Gates Reaffirms Microsoft's Interoperability Pledge

Bill Gates says Microsoft will work with the industry on XML-based Web services.

Microsoft Chairman and Chief Software Architect Bill Gates repeated the company's pledge to use XML as the key ingredient to make software more interoperable.

In an executive letter, Gates emphasized Microsoft's pledge to write applications that require less customization, testing and certification, a task some experts see as sort of a holy grail in programming. This leads to complexity that challenges large companies like Microsoft and thwarts vendors with fewer resources.

One of the ways to help this feat is Extensible Markup Language or XML.

As a self-describing language, XML is widely-recognized as the de facto language for programming Web services . This distributed computing method involves making different applications communicate to let business users execute transactions such as purchase orders.

"For example, when two systems exchange a purchase order, the attributes of that purchase order are described in XML, so any receiving system can use that description to translate and use the enclosed information," Gates said in an executive letter reaffirming the company's software goal Thursday.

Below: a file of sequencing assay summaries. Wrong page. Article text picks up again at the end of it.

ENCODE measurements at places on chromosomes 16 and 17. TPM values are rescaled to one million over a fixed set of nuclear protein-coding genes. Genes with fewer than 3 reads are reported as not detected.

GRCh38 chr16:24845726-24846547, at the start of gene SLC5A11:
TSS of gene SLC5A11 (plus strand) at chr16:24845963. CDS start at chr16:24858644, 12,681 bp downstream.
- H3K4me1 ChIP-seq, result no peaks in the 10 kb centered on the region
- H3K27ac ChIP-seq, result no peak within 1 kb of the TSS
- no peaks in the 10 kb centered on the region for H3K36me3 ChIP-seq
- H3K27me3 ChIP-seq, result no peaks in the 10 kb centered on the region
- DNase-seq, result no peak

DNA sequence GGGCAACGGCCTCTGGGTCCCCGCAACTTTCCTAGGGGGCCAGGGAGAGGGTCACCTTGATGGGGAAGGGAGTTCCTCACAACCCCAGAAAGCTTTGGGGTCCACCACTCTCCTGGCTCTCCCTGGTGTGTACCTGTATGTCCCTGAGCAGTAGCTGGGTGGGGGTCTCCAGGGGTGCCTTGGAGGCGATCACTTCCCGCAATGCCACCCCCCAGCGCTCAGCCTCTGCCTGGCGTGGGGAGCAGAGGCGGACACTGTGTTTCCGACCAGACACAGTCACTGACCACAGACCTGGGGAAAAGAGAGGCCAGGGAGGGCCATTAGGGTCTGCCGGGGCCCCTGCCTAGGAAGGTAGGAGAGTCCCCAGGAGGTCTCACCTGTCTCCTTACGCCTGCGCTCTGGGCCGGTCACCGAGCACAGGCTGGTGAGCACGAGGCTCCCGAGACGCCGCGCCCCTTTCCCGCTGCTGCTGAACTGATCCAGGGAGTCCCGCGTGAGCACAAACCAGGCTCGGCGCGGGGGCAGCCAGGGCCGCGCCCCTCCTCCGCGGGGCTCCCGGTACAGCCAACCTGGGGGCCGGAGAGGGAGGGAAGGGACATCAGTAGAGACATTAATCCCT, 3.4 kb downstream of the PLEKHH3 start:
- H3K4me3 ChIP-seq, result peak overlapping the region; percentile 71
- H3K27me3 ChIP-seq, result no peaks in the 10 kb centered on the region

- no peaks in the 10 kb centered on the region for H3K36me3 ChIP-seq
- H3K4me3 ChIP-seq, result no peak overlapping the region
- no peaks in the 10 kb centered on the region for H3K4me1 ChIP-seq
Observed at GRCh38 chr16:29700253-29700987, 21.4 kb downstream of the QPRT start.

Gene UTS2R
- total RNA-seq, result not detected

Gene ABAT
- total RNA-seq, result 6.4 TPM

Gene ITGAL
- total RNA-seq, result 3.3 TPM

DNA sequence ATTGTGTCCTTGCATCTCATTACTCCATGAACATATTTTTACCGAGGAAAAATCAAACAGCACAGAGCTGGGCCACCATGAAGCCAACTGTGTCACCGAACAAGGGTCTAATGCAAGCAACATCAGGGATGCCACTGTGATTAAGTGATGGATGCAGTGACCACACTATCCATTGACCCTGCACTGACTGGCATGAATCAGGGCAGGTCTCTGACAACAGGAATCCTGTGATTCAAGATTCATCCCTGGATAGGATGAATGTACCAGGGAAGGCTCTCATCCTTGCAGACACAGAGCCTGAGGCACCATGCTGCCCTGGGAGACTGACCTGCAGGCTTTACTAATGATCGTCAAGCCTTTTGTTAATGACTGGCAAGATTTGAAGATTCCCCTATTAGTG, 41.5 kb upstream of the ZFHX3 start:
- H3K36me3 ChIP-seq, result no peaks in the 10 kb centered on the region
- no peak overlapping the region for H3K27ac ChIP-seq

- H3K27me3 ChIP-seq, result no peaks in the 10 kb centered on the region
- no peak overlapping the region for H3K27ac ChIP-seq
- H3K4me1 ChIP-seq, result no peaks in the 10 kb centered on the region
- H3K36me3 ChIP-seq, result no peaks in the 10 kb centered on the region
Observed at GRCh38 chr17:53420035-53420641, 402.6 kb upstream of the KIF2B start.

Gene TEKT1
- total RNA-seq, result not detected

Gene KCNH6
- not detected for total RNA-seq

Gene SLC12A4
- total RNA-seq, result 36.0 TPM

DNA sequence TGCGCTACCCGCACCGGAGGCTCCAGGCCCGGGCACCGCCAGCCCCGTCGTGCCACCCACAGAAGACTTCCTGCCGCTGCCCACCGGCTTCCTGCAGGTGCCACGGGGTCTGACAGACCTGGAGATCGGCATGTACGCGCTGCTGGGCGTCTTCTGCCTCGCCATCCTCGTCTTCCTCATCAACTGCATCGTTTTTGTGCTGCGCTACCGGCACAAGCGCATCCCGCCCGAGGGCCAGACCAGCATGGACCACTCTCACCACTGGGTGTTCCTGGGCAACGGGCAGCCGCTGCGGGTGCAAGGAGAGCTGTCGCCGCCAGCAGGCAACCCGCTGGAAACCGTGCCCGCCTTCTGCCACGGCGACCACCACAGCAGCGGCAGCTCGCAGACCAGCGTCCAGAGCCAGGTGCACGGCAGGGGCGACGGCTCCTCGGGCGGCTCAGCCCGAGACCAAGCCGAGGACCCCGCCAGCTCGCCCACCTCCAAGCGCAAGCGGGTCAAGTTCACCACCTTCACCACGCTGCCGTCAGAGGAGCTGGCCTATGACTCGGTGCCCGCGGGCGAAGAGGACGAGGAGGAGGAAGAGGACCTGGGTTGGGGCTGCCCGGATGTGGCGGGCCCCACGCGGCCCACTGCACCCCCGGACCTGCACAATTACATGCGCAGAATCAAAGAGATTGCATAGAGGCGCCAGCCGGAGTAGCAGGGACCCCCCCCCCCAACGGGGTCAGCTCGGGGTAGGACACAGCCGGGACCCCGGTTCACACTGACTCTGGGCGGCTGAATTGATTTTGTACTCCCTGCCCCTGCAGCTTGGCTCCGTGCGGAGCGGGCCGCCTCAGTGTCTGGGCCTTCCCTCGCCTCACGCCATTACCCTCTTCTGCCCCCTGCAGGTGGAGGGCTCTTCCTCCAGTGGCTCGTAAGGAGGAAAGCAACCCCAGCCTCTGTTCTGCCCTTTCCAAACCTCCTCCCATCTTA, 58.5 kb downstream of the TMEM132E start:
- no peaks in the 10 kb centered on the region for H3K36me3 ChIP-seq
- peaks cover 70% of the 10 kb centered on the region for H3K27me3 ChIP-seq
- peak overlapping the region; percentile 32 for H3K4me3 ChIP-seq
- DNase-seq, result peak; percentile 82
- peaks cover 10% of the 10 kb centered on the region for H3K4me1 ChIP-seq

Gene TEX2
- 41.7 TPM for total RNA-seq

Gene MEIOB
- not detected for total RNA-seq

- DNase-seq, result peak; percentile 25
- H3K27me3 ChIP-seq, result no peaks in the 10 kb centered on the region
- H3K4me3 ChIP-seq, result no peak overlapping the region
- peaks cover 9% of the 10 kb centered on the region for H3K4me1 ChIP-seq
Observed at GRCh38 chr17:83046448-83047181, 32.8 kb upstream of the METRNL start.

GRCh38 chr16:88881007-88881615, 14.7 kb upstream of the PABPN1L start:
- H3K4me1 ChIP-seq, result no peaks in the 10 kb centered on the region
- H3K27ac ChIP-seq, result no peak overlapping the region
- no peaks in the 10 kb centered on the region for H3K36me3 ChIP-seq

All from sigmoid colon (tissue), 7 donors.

Gates readily acknowledges XML Web services are the cornerstone of Microsoft's .NET platform. XML is already used as the framework for Office 2003 and Office System software. Office documents, spreadsheets and forms can be saved in an XML file format that is free for anyone to use.

The purchase order example is one many other software companies, including IBM, BEA Systems and Sun Microsystems, cite as a way to provide Web services for their customers to improve computing efficiency.

But to date, this industry-wide effort has been stymied by sluggish standards and reticence to put aside competitive differences to work together, among other snags.

There are some silver linings in going forward. Microsoft and Sun are working on a plan to bridge the gap between the two companies' disparate identity management approaches.

Officials from Sun have said the work has been progressing. However, they refused to announce what shape the interoperability work might take or when it will be announced. The two vendors have also cooperated with Sun on standards for describing Web services eventing, notification, metadata exchange and management.

Gates' letter also sets the stage for a major Microsoft developer event next week, VS-Live San Francisco. Programmers from all over the world will congregate to discuss and test Visual Studio, the Redmond, Wash.-based software giant's popular drag-and-drag development tool.

Visual Studio 2005 is currently in beta 1.1. While Microsoft is not expected to release a full beta at the show, "bits," or nuggets of software code, are sometimes offered in advance of betas to whet programmers' appetites. Sources familiar with outfit's plans have said beta 2 could come out by the end of March.

Meanwhile, Microsoft has recently launched a new site detailing its interoperability efforts that may be found here.

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